Designing and Evaluating Corrosion Sensing Coatings for Marine Environments

Published: 14 September 2021| Version 1 | DOI: 10.17632/v8dv2wm6td.1
Craig Melton


Photographic data sets from the result of various environmental exposures of various corrosion sensing coating samples. The sample combinations are PhPh & epoxy on steel, TB & epoxy on steel, PhPh & epoxy on TSZA coated steel, TB & epoxy on TSZA coated steel, PhPh & polyester on steel, TB & polyester on steel, PhPh & polyester on TSZA coated steel, and TB & polyester on TSZA coated steel. The environmental exposures included, laboratory immersion, salt spray cabinet, offshore, and onshore coastal. The hypothesis of the research was two fold. Firstly it was thought that corrosion sensing coatings would detect corrosion in all the above defined environmental exposures. And secondly that their would be a reduction in the corrosion protection of the corrosion sensing coatings in comparison to control samples as assessed by a rust assessment (BS EN ISO 4628-3:2016). The results demonstrated some corrosion sensing for all polymer/dye/substrate/environment combinations with the exception of PhPh & polyester on TSZA which did not sense in any environment. Rust assessment of the results demonstrated little difference in corrosions protection performance between the corrosion sensing coatings and requisit control coatings in any environment.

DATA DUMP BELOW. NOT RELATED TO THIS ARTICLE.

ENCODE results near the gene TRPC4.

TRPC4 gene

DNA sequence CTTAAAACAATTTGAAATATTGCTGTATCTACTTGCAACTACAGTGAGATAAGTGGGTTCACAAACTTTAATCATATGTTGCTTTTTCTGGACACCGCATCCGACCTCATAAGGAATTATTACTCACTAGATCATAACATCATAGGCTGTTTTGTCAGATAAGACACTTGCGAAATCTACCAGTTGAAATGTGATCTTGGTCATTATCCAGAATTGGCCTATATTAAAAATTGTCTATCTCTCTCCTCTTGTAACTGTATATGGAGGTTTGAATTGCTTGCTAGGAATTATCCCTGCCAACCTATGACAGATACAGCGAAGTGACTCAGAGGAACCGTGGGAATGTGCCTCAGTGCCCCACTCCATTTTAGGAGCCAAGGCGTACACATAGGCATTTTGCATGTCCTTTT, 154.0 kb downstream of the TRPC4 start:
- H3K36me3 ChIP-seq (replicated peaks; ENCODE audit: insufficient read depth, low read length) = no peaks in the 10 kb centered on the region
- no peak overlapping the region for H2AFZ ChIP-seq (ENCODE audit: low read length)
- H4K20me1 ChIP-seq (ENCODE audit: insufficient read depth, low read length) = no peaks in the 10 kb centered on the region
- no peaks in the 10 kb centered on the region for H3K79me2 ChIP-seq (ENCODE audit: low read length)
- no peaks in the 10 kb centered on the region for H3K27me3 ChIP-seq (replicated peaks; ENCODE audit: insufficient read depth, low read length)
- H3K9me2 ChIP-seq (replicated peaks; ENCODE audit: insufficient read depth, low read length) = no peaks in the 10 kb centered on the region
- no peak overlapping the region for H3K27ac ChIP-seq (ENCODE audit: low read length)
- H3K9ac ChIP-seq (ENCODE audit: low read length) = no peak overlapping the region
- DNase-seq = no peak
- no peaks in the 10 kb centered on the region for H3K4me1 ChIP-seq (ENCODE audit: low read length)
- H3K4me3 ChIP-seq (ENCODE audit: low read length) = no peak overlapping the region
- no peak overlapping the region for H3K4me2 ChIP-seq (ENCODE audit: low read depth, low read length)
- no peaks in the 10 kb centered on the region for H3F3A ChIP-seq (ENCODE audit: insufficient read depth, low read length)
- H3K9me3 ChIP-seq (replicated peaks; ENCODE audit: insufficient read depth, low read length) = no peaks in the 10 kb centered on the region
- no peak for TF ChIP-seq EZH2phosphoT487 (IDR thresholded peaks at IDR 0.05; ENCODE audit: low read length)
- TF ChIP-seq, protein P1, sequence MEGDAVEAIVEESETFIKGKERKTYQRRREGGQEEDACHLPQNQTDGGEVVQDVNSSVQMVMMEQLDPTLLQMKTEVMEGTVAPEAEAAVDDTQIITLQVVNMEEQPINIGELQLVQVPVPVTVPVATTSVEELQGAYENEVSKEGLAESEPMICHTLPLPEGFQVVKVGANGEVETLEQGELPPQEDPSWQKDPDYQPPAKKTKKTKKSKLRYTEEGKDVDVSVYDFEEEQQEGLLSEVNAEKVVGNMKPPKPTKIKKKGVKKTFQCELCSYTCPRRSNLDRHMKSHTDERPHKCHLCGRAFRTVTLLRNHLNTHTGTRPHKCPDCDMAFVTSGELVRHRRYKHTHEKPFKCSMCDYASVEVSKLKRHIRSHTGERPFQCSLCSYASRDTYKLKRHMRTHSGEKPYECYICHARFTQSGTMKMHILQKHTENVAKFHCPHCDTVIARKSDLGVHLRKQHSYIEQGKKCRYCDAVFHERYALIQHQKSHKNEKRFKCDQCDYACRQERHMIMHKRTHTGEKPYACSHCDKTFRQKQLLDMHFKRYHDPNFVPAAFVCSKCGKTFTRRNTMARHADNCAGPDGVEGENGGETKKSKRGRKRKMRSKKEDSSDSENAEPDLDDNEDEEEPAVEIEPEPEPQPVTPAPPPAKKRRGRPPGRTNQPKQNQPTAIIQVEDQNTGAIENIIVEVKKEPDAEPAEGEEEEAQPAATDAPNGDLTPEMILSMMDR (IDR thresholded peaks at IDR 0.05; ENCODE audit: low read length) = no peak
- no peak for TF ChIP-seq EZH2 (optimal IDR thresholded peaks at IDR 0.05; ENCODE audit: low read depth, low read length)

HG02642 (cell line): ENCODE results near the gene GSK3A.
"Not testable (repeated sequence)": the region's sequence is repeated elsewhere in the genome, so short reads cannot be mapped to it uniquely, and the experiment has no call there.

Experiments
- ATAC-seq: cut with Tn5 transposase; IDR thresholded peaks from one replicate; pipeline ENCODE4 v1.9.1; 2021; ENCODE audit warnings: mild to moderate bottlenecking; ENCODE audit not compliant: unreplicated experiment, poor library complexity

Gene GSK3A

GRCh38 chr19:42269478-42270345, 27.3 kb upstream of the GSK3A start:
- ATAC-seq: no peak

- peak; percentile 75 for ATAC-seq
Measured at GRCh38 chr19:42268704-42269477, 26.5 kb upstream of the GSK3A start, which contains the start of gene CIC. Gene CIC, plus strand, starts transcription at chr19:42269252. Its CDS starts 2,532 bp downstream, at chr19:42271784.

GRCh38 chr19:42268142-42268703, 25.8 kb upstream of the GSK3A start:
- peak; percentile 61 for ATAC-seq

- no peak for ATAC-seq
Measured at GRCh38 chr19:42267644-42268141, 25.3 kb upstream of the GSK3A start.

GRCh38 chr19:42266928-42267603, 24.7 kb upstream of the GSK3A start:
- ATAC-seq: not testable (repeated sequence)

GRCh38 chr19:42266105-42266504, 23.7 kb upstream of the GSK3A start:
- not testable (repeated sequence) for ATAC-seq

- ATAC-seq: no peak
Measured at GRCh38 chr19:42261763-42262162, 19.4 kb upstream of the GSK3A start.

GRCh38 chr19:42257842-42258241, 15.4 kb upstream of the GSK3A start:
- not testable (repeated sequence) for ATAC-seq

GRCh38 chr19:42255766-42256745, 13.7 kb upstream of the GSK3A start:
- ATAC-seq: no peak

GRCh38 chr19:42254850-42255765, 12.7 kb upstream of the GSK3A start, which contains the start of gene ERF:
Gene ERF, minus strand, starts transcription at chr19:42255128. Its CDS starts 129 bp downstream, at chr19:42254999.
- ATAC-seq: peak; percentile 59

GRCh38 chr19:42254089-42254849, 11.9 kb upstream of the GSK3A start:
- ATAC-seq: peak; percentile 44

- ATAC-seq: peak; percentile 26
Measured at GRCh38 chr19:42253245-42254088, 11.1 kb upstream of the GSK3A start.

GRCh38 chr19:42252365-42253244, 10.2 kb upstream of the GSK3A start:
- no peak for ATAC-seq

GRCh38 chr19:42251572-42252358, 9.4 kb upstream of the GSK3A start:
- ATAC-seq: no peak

Steps to reproduce

Spray acetone solution of 0.001M dye (50ml) to blasted or thermally sprayed sample substrates. Electrostatically spray powder coating to substrate and cure in the oven. Check powder coating thickness with a polymer thickness gauge. Protect rear face, edges, and mounting holes of samples with type 45 stopping off lacquer. Mount samples in requisit environment and expose for required duration, photograph samples periodically. Remove samples from environment at the end point of the exposure period.




Engineering, Atmospheric Corrosion, Marine Environment, Polymer Coating